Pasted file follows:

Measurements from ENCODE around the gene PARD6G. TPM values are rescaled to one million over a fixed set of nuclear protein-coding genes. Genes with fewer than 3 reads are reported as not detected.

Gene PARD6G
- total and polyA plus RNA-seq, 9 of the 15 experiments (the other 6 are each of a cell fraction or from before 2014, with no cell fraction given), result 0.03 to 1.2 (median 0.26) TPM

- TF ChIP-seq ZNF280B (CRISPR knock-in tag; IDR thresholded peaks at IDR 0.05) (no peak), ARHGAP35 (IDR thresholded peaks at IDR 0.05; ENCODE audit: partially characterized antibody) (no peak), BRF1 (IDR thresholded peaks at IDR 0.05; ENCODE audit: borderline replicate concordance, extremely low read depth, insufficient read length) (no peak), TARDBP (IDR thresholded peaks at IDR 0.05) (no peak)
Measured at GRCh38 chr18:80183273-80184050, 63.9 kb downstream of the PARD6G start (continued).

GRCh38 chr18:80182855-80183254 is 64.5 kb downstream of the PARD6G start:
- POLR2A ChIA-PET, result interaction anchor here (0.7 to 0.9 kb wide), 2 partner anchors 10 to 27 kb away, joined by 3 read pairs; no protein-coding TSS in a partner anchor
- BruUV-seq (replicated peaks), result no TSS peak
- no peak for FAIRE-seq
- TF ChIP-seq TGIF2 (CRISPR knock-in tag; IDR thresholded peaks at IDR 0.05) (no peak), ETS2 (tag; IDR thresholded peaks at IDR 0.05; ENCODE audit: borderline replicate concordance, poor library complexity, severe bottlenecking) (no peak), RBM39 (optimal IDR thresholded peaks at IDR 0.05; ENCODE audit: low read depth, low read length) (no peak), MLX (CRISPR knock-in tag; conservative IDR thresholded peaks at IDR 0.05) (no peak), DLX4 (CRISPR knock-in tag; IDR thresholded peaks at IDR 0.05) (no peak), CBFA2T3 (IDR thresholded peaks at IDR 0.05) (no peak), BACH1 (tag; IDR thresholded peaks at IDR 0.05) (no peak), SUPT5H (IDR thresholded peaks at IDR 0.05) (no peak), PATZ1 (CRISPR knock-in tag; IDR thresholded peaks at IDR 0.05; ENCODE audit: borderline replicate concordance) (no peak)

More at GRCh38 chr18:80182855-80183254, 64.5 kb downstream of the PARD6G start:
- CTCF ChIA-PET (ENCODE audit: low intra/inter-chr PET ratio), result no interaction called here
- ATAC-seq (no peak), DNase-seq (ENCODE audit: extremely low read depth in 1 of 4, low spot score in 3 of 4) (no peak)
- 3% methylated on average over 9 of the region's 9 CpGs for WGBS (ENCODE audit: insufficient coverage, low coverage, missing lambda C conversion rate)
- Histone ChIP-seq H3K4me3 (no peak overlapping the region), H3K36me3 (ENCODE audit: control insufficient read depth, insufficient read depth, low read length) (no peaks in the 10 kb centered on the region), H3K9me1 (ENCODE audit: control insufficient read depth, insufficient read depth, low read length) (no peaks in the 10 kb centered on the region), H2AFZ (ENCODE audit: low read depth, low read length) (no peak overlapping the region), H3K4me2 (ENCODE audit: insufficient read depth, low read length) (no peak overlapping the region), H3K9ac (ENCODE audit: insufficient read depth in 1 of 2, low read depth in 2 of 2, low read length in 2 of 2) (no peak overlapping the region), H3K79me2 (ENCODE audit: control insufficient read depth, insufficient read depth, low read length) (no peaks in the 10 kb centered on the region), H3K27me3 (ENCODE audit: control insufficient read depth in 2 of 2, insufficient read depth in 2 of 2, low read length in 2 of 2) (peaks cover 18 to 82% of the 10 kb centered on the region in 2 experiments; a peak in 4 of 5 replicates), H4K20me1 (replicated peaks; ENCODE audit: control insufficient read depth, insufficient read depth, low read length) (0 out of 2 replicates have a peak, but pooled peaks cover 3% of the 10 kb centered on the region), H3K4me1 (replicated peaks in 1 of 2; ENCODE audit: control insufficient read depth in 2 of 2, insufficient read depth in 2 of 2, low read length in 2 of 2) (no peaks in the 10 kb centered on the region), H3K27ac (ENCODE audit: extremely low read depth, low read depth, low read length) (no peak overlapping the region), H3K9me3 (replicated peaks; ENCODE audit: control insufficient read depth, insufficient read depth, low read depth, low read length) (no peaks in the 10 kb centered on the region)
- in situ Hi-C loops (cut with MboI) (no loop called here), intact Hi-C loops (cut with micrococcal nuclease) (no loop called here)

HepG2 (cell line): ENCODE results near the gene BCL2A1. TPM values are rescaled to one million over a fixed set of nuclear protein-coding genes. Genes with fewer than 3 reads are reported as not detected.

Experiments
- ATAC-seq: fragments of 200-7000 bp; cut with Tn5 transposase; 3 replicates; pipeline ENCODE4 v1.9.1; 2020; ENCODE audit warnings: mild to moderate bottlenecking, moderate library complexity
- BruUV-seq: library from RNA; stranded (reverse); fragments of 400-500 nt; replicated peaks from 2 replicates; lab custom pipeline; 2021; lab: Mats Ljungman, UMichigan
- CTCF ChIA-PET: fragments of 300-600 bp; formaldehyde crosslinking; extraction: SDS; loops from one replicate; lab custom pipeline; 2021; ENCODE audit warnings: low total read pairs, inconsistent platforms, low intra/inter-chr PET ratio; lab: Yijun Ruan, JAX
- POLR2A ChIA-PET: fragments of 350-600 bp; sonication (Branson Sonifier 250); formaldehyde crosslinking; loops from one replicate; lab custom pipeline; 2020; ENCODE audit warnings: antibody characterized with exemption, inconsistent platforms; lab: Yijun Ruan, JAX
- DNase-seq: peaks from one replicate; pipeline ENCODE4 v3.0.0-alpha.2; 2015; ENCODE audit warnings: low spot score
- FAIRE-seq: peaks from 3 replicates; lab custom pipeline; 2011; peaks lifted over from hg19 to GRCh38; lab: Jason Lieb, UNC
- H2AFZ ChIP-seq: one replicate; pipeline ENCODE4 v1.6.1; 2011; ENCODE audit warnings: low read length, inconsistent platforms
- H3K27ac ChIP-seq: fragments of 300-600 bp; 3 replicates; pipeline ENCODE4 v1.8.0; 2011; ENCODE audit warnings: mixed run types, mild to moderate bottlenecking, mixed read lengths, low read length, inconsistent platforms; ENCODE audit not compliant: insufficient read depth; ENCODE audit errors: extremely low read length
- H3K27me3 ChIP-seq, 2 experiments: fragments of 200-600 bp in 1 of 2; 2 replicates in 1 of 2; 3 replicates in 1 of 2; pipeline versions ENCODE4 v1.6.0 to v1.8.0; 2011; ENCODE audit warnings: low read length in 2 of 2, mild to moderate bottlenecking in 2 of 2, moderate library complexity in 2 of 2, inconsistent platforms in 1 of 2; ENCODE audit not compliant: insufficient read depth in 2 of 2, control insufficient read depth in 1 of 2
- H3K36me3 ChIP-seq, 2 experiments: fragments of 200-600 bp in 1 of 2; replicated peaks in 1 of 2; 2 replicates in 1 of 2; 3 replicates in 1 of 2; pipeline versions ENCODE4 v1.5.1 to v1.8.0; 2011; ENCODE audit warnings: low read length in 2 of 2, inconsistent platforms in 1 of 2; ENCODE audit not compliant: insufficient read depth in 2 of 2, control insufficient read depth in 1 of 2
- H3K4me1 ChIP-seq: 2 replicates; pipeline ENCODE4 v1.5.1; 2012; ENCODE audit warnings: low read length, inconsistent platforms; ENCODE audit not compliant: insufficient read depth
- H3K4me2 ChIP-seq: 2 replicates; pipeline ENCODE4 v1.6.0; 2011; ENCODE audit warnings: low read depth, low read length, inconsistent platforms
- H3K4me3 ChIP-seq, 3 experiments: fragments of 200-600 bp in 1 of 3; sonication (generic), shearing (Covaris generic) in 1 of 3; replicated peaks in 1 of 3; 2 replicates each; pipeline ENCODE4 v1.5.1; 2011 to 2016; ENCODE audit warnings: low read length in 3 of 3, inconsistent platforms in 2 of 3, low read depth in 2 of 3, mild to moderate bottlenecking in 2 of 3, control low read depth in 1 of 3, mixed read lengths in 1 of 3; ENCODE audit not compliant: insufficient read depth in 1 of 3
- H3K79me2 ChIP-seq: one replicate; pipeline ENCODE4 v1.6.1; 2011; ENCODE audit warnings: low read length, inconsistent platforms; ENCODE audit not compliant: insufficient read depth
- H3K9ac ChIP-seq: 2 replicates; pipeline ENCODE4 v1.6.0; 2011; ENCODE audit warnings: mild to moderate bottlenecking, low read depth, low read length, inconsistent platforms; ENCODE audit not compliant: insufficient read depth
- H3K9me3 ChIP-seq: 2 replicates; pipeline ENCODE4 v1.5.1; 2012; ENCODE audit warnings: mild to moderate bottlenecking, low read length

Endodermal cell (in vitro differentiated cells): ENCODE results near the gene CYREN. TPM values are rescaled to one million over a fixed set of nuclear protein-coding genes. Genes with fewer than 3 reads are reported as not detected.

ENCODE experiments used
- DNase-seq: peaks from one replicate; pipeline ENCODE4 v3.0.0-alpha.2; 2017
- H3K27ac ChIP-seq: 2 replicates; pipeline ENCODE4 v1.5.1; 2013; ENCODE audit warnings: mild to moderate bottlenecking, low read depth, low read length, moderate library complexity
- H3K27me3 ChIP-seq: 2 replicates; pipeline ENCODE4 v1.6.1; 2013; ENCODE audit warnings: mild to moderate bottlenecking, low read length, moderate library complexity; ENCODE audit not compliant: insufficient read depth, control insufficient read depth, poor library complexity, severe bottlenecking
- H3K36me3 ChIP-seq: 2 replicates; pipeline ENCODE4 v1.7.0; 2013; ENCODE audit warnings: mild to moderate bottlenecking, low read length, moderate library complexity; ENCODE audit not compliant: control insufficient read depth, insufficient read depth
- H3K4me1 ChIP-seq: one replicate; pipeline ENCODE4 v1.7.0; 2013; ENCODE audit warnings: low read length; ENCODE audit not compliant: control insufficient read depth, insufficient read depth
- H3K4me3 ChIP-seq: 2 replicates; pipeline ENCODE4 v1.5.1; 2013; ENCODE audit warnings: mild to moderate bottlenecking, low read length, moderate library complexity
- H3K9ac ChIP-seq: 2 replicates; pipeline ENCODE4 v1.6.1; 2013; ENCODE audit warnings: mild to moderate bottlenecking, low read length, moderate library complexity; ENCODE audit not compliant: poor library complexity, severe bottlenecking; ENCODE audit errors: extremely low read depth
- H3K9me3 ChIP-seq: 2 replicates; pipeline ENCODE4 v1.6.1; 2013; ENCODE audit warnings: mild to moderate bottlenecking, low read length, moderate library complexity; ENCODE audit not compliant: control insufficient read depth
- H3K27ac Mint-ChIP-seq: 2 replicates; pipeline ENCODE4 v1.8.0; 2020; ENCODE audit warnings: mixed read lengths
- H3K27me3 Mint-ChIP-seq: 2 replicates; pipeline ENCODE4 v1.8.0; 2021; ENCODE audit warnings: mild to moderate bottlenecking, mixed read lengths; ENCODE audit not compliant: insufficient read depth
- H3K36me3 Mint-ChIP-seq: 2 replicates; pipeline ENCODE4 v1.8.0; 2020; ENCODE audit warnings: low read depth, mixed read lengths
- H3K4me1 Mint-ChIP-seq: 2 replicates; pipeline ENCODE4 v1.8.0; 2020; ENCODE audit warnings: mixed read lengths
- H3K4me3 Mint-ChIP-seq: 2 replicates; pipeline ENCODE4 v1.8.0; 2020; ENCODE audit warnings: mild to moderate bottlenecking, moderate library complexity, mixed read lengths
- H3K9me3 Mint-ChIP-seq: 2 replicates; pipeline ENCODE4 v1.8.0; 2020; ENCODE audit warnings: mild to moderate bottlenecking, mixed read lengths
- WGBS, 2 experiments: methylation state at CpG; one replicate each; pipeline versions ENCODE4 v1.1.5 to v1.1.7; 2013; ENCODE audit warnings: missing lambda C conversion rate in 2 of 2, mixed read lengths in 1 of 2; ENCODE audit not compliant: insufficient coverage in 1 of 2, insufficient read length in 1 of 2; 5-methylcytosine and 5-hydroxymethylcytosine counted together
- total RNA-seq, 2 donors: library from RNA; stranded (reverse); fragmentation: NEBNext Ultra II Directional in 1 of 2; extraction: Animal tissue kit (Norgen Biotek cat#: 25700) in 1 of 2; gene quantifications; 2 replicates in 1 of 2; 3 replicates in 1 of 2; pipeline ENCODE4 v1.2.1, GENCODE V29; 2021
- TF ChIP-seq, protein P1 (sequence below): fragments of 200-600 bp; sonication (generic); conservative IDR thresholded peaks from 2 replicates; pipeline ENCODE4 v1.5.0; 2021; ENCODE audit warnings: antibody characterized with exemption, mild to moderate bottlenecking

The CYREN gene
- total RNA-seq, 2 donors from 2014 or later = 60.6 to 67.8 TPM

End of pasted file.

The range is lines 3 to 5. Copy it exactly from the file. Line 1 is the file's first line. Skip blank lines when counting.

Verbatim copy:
- total and polyA plus RNA-seq, 9 of the 15 experiments (the other 6 are each of a cell fraction or from before 2014, with no cell fraction given), result 0.03 to 1.2 (median 0.26) TPM

- TF ChIP-seq ZNF280B (CRISPR knock-in tag; IDR thresholded peaks at IDR 0.05) (no peak), ARHGAP35 (IDR thresholded peaks at IDR 0.05; ENCODE audit: partially characterized antibody) (no peak), BRF1 (IDR thresholded peaks at IDR 0.05; ENCODE audit: borderline replicate concordance, extremely low read depth, insufficient read length) (no peak), TARDBP (IDR thresholded peaks at IDR 0.05) (no peak)
Measured at GRCh38 chr18:80183273-80184050, 63.9 kb downstream of the PARD6G start (continued).